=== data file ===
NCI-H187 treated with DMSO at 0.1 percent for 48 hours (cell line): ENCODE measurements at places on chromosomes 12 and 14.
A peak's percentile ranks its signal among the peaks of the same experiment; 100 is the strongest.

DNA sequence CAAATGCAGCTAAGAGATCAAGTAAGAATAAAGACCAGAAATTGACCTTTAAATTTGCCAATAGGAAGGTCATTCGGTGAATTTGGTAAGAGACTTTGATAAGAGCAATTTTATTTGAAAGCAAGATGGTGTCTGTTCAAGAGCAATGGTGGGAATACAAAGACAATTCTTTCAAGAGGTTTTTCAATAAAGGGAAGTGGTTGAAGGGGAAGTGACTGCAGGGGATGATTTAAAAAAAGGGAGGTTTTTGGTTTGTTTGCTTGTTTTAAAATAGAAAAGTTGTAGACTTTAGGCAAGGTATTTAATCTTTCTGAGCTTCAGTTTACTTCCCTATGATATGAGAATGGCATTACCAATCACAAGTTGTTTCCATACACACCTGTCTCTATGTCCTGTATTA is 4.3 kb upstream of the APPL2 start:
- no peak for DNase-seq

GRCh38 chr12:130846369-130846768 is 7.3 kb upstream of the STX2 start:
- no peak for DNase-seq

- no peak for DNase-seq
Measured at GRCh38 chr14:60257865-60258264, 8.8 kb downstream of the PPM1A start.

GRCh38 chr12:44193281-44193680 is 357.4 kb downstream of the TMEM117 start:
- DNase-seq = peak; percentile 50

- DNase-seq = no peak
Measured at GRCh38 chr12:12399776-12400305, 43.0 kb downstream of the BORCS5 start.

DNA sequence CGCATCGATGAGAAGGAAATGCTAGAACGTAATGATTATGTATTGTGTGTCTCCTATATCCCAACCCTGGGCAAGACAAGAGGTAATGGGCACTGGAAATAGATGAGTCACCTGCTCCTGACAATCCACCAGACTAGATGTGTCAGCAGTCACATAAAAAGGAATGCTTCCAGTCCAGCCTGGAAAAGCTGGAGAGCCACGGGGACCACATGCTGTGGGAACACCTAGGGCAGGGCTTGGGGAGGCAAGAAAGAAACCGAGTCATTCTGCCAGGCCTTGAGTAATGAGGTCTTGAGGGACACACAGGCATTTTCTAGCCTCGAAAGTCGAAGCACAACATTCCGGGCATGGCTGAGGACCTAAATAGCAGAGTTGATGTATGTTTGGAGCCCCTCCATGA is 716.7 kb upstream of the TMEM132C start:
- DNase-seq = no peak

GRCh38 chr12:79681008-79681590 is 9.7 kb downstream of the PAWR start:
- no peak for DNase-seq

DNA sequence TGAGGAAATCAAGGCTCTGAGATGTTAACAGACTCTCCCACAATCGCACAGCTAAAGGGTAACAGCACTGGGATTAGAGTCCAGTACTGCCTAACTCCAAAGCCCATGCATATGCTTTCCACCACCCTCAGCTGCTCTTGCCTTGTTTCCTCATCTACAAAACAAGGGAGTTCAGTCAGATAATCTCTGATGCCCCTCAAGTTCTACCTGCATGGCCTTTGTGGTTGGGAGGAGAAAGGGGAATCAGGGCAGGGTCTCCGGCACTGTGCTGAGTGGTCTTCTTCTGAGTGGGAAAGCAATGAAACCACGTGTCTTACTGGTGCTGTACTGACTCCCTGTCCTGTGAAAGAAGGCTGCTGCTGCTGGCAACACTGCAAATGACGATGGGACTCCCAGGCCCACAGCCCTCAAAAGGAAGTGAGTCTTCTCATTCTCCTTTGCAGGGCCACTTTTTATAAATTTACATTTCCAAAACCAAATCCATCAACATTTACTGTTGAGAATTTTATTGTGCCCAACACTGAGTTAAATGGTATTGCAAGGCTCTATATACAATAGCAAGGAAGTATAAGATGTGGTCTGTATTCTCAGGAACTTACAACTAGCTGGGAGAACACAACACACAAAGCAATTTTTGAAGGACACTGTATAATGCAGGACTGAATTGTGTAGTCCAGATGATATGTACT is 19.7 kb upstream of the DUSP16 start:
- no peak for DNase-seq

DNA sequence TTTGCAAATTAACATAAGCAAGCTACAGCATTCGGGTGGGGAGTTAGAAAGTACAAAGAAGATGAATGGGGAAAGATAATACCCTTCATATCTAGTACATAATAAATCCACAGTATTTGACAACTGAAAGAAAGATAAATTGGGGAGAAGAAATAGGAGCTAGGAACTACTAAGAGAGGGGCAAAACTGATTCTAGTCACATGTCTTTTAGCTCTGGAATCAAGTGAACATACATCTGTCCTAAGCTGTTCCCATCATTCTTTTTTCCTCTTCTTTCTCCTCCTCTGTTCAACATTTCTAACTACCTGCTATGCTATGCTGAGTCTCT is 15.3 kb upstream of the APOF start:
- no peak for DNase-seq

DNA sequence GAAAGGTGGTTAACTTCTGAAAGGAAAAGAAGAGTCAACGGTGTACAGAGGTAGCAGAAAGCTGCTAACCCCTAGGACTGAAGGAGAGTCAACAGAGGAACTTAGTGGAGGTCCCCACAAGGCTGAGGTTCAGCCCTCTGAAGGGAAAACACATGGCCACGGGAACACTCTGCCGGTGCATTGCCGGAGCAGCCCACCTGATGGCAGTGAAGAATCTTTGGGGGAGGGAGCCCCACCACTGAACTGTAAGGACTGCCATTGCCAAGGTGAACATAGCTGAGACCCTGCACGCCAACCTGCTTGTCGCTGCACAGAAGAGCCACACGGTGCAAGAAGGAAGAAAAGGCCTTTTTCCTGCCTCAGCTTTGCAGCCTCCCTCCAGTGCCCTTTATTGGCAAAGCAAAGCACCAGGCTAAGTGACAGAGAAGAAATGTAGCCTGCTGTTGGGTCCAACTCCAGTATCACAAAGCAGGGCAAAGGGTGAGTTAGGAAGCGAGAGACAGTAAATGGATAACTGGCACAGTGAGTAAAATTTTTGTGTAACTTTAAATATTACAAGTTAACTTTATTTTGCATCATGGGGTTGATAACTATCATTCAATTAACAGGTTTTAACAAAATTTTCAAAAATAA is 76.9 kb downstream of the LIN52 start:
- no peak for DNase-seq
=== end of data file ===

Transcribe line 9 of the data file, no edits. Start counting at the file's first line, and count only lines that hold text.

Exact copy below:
GRCh38 chr12:44193281-44193680 is 357.4 kb downstream of the TMEM117 start: